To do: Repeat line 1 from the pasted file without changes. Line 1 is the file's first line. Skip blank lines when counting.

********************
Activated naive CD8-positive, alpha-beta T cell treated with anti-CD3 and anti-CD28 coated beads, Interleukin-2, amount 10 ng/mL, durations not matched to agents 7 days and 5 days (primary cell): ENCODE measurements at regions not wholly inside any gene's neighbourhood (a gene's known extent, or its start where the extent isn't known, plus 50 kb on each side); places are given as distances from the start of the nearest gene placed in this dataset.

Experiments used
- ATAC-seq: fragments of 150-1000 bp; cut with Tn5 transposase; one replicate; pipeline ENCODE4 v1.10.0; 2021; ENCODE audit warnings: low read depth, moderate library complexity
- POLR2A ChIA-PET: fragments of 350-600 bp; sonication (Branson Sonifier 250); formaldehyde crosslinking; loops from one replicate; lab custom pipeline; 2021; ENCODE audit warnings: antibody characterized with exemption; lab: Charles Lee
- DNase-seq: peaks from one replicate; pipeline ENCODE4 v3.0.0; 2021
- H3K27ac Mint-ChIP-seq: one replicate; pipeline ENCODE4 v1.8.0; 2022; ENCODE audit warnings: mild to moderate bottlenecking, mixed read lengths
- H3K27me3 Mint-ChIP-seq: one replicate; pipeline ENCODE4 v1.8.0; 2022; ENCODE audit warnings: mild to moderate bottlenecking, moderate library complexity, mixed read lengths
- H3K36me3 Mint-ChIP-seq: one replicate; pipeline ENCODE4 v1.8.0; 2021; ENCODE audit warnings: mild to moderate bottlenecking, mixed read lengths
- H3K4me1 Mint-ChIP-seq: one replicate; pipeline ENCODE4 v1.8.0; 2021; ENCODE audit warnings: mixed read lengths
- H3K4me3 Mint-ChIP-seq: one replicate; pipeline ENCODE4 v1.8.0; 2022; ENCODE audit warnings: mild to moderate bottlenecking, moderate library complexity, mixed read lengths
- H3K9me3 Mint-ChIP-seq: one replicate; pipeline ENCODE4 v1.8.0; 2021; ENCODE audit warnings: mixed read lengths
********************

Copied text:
Activated naive CD8-positive, alpha-beta T cell treated with anti-CD3 and anti-CD28 coated beads, Interleukin-2, amount 10 ng/mL, durations not matched to agents 7 days and 5 days (primary cell): ENCODE measurements at regions not wholly inside any gene's neighbourhood (a gene's known extent, or its start where the extent isn't known, plus 50 kb on each side); places are given as distances from the start of the nearest gene placed in this dataset.